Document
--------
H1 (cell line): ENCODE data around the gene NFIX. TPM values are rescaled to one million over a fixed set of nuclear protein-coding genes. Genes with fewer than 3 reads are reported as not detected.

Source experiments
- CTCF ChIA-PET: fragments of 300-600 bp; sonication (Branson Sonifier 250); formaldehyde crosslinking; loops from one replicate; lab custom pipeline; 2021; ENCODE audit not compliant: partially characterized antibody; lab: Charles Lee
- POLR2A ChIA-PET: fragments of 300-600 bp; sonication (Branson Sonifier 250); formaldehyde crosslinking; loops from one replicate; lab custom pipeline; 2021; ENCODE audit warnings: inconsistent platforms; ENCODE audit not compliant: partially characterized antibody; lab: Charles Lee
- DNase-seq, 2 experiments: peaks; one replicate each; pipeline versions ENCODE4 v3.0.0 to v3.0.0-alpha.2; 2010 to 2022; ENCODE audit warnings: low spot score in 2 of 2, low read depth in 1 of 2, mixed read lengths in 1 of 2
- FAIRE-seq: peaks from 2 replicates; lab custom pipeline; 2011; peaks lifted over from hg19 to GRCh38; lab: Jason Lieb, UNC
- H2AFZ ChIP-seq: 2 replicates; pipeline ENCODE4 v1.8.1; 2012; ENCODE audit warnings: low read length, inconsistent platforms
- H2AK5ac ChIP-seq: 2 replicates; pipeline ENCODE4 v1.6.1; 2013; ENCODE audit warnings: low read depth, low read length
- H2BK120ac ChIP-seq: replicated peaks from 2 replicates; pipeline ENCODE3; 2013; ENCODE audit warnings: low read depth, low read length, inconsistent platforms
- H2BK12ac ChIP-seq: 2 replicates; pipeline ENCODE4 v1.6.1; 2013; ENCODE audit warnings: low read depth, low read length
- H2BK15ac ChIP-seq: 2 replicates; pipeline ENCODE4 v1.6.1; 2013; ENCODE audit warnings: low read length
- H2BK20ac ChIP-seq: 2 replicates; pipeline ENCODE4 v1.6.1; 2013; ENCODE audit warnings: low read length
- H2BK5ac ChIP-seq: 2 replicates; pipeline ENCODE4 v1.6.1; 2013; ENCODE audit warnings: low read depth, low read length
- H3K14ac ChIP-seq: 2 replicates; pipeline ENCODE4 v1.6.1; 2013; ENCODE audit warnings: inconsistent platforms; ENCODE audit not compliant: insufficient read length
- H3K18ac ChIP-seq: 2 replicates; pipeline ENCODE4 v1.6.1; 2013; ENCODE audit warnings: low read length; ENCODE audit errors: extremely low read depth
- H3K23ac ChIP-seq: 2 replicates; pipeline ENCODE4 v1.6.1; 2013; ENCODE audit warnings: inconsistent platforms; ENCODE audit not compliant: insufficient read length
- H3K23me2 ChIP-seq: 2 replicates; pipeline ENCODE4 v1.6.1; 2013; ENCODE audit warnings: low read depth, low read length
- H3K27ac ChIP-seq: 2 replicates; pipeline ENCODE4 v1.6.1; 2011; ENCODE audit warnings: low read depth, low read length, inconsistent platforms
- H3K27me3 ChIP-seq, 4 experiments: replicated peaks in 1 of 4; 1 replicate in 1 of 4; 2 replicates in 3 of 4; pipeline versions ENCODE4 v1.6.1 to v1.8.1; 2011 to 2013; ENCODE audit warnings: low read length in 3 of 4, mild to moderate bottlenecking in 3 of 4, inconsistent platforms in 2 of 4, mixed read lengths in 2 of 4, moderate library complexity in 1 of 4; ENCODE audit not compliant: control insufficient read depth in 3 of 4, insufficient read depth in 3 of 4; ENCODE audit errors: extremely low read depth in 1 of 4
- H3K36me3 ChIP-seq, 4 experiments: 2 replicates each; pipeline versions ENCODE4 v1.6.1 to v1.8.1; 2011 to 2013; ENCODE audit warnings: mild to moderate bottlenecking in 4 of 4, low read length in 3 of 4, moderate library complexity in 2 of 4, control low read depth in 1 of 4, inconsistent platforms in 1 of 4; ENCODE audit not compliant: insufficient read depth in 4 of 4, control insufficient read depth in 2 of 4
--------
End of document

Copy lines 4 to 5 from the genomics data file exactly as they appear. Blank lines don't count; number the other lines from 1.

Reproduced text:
- POLR2A ChIA-PET: fragments of 300-600 bp; sonication (Branson Sonifier 250); formaldehyde crosslinking; loops from one replicate; lab custom pipeline; 2021; ENCODE audit warnings: inconsistent platforms; ENCODE audit not compliant: partially characterized antibody; lab: Charles Lee
- DNase-seq, 2 experiments: peaks; one replicate each; pipeline versions ENCODE4 v3.0.0 to v3.0.0-alpha.2; 2010 to 2022; ENCODE audit warnings: low spot score in 2 of 2, low read depth in 1 of 2, mixed read lengths in 1 of 2